“Vatiaz’s themes are sports, tradition, strength, excellence & recreation. Her symbols are charms for strength or physical well-being. Vatiaz is the Mongolian Goddess of physical prowess. Her name even means ‘woman of great strength’. Now that summer is fully underway, we could use some of Vatiaz’s strength just to keep up!
The Naadam festival began in the thirteenth century with Marco Polo, who reported a gathering of ten thousand white horses with Mongolian leaders participating in numerous game of skill ranging from archery to wrestling. Today the tradition continues with sports, focused on exhibiting excellence and skill, followed by a community party to celebrate and revel in local customs. If there’s a sports exhibition or game that you enjoy, try to get out to the proverbial ‘ball-park’ to honor Vatiaz and enjoy Her excellence as exhibited through professional athletes.
For those who are not sports fans, making a Vatiaz charm for strength and vitality is just as welcome by the Goddess and invokes Her ongoing participation in your life. You’ll need a bay leaf, a pinch of tea and a pinch of marjoram (one herb each for body, mind & spirit). Wrap these in a small swatch of cotton, saying,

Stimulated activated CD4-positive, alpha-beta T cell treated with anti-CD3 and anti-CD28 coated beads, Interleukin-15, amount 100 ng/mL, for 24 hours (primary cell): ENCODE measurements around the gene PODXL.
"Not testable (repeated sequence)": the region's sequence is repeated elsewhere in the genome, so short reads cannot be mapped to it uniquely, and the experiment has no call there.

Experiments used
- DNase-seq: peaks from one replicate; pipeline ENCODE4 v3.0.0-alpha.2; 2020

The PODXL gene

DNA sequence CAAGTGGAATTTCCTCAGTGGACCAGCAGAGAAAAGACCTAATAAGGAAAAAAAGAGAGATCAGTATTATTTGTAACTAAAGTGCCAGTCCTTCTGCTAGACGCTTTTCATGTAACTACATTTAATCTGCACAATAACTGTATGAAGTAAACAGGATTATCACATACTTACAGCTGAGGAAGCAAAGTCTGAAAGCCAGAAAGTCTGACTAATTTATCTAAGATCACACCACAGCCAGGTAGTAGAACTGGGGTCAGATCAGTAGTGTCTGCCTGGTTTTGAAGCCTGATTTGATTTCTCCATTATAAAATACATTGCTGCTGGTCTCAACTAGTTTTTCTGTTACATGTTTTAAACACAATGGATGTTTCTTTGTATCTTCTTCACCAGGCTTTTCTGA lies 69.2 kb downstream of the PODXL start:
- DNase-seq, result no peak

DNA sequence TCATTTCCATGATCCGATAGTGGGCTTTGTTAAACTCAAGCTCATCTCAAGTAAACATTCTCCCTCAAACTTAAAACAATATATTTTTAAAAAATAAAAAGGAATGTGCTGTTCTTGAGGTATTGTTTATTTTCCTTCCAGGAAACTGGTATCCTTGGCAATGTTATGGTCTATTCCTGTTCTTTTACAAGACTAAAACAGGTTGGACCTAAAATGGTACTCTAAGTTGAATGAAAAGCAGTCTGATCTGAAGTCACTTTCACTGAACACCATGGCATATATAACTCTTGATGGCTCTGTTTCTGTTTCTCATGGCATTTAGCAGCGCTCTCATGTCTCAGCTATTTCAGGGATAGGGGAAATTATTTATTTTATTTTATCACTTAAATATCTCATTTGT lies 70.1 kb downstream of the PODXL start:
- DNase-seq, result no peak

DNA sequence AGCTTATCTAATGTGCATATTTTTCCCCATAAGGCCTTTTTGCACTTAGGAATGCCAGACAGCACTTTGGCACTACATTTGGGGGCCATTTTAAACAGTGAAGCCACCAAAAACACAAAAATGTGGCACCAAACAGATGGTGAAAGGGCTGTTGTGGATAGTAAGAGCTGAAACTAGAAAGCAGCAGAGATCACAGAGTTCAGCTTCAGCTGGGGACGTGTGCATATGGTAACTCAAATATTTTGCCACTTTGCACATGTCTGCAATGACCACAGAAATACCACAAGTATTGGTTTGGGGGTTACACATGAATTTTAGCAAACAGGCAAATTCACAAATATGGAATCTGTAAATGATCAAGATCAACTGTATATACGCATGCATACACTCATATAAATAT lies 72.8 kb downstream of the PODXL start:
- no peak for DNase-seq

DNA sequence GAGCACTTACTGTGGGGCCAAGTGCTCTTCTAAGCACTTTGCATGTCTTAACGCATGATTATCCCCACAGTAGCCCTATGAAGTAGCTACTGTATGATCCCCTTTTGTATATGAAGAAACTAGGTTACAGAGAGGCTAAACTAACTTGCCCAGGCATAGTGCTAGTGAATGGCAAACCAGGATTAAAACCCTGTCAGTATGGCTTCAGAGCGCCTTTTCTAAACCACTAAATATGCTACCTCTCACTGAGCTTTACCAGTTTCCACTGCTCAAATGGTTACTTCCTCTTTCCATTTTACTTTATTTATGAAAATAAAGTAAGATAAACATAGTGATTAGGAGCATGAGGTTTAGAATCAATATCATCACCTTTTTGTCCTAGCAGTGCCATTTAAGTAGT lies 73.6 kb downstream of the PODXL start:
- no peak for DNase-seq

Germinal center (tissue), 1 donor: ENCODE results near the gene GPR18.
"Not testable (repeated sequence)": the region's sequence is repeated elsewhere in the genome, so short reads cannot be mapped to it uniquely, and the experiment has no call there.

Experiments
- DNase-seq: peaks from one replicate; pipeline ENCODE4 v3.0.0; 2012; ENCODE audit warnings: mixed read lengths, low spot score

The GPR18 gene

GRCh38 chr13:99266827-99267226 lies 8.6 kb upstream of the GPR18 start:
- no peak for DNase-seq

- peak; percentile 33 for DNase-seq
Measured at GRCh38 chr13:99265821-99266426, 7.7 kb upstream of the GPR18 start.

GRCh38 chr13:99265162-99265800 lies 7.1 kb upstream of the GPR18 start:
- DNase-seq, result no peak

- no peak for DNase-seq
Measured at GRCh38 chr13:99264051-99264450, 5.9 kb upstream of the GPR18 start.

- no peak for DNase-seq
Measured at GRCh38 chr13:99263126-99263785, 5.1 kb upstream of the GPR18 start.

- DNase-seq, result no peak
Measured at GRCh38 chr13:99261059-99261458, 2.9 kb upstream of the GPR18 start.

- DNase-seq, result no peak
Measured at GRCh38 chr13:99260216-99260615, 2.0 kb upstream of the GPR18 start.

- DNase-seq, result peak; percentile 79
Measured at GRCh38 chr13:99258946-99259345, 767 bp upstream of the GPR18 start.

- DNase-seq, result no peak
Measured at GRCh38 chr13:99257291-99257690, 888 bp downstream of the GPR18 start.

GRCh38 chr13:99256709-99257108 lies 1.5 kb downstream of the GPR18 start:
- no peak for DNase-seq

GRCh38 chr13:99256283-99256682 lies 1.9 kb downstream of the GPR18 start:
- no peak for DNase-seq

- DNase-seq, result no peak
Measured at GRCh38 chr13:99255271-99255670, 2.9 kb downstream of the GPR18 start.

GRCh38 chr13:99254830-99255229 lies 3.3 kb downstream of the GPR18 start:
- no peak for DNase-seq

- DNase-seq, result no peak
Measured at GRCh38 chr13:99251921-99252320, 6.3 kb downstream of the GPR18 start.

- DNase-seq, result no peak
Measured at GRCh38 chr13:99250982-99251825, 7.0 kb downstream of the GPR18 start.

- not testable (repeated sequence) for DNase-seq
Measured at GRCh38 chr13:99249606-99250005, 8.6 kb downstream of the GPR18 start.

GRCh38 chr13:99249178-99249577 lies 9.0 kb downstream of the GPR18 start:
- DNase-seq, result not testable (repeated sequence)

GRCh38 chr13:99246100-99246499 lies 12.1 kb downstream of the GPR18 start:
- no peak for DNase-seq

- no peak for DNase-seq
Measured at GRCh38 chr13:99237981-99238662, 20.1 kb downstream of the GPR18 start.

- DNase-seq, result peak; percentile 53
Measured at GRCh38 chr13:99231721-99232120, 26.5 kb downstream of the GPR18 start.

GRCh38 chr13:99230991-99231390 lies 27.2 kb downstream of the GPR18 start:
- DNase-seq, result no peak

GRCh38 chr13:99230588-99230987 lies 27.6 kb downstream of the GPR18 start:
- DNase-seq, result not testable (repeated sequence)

‘Health, strength & vitality, Vatiaz, bring them to me!’
Put the swatch in the bottom of your daily vitamin jar to empower the vitamins with Vatiaz’s well-being.”
(Patricia Telesco, “365 Goddess: a daily guide to the magic and inspiration of the goddess”.)
So the only information I could find on today’s entry comes from Patricia Monaghan: “Among the Mongolian Buryat, this heroine was said to have traveled to heaven after her brother’s murder in order to compete for the hands of three daughters of the chief god. There were many games of physical skill, all of which she won. Even though shamans warned the gods that she was a woman, they could not deny her strength and skill. So she was allowed to take the sisters back to earth, where she had them revive her brother” (p. 309).
Monaghan, Patricia. The New Book of Goddesses and Heroines, “Vatiaz”.